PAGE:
How to use and play a ii-V7-I progression properly. (The Jazzscale.)

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How to use and play a ii-V7-I progression properly. (The Jazzscale.)

Post by pxm »

How to use and play a ii-V7-I progression properly. (The Jazzscale)


In Jumpblues, Jazzblues, Bebop, Fusionblues a ii-V7-I progression are common, often in the turnaround. Its the basic cadence and its important to know how you use that harmonies and how to outline those chords. :cool:

This is my guitarlesson; :big_smile:

The basic chord progression in modal music is the famous ii-V-I progression. This turnaround is common in jazz music but also in other popular music styles that are based on modal theory. It determines the tone of the key in the song and if it’s major or minor. It doesn’t matter what diatonic chord scale you play – you always play the ii-V-I progression in a major key with chords harmonized out from the ordinary Ionian scale. In the key of C major it will be Dm7–G7–Cmaj7. :D

You can outline the progression simplest by playing the C Ionian or (to prefer in rock jazz fusion and blues) the G Mixolydian scale. :music1:

ii-V-I major (moveable shape with barre chords)


In minor keys you always play the ii–V–I progression with chords harmonized from the harmonic minor scale. There’s the diatonic V chord – a dominant 7 chord. This will fit in fine in any minor key, with proper harmony rules when the V chord always can be substituted by the dominant 7 chord. The technique that allows you to borrowing chord harmonized out of another scale in the same tonality is called “modal interchange” or “modal mixture.” It’s a common technique when you want to re-harmonize the progression of a tune. In the key of C minor it will be Dm7b5–G7–Cm.

The simplest way to outline this progression will be by playing the C harmonic minor scale or it fifths mode.. :lefty:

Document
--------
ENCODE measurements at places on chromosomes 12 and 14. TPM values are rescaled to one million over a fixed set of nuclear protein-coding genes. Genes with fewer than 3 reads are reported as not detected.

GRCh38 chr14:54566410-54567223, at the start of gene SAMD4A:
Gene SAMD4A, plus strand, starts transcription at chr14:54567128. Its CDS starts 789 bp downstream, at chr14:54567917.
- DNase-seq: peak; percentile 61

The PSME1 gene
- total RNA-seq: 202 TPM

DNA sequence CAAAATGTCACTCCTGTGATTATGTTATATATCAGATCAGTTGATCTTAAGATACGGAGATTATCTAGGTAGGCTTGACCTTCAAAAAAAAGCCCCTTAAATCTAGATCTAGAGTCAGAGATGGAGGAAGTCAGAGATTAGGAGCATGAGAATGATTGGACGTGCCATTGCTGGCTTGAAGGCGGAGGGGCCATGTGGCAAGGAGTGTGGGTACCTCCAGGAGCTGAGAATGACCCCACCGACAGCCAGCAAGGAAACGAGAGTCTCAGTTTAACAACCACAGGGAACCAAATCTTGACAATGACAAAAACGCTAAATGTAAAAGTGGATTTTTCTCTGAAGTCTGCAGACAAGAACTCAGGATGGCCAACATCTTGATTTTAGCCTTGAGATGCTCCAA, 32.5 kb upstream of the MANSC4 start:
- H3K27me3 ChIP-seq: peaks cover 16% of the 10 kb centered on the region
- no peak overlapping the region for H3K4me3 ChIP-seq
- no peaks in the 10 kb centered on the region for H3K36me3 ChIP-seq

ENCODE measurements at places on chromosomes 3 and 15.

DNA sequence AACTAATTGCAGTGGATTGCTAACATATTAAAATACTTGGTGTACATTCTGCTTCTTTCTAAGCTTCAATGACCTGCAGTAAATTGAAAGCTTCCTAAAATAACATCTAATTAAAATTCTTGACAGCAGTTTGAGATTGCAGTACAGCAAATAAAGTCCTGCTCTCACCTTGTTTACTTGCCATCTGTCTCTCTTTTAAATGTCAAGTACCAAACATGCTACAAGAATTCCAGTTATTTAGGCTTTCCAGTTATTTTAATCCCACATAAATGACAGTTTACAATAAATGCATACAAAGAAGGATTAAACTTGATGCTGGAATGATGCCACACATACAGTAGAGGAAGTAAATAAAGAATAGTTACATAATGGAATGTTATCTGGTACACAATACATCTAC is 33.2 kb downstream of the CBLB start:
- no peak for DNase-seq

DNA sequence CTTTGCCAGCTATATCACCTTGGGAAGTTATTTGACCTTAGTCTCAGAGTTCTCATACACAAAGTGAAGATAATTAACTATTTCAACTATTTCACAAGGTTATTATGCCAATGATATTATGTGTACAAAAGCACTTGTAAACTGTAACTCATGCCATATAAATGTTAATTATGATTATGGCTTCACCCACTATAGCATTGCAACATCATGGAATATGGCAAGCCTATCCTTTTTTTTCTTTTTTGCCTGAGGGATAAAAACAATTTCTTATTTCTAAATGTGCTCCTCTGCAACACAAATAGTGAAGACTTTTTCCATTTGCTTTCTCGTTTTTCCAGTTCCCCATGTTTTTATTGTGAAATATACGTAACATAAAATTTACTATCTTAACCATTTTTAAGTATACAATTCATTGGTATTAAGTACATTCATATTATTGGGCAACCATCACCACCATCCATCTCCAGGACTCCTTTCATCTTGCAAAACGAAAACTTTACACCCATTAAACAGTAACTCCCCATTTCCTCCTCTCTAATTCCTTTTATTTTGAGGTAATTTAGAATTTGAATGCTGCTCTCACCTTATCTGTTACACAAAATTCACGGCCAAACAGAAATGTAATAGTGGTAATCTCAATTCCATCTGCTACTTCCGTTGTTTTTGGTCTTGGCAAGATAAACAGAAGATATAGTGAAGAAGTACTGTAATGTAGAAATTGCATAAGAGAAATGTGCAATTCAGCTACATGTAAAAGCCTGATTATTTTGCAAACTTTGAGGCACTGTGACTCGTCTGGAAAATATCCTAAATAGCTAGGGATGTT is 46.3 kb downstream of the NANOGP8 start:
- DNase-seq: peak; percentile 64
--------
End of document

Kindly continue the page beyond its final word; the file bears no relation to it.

ii-V-I minor (movable shape whit barre chords)


In modern jazz and blues the V7 chord is often altered both in major and minor keys. That will create more tension from ii chord, in the example the Dm7b5 chord, which is a diminished chord, also belonging to the dominant chord family. An altered chord always has two tones that are outside the scale of the key. That’s what creates the tension. To place the alterated V7b5b9 chords highest tone, the b9, as near as possible to the next chords, the tonica’s, root will give a real smooth passage between this two chords. :banana:

ii–V–I minor with an altered V7b5b9 (movable shape with barre chords)


When the V chord is altered the common way to outline the ii-Valt-I in minor would be to changing the scales as the chords changes. For example D diminished scale over Dm7b5 – the Super-Locrian scale (melodic minor‘s 7th mode) in G over our altered G7b5b9 – and finally, the resolution in the tonic Cmin7 where we in this example play the C melodic minor scale, popular in jazz and blues. That scale are played the same way upwards as downwards in jazz and blues music and the scale has six modes to it. Played that way its called “the jazz scale.” In classical music you play the Aeolian scale when walking’ downwards and that melodic minor form doesn’t have any modes. :icon_whoknows:

Melodic Minor “Jazz scale”


From this scale you can also derivate and play its 6 modes:

Dorian b2
Lydian#5 , augmented scale
Lydian b7, Lydian Dominant
Mixolydian b6, Hindu
Aeolian b5
Locrian b4, Super Locrian

The harmonized chords out of these scales are:

m(maj7), b9sus4, maj7#5, 7(#11), 7b13, m7b5 and 7mb5b9
Jazz it up, cat!

By Paxom, Sweden (2014)
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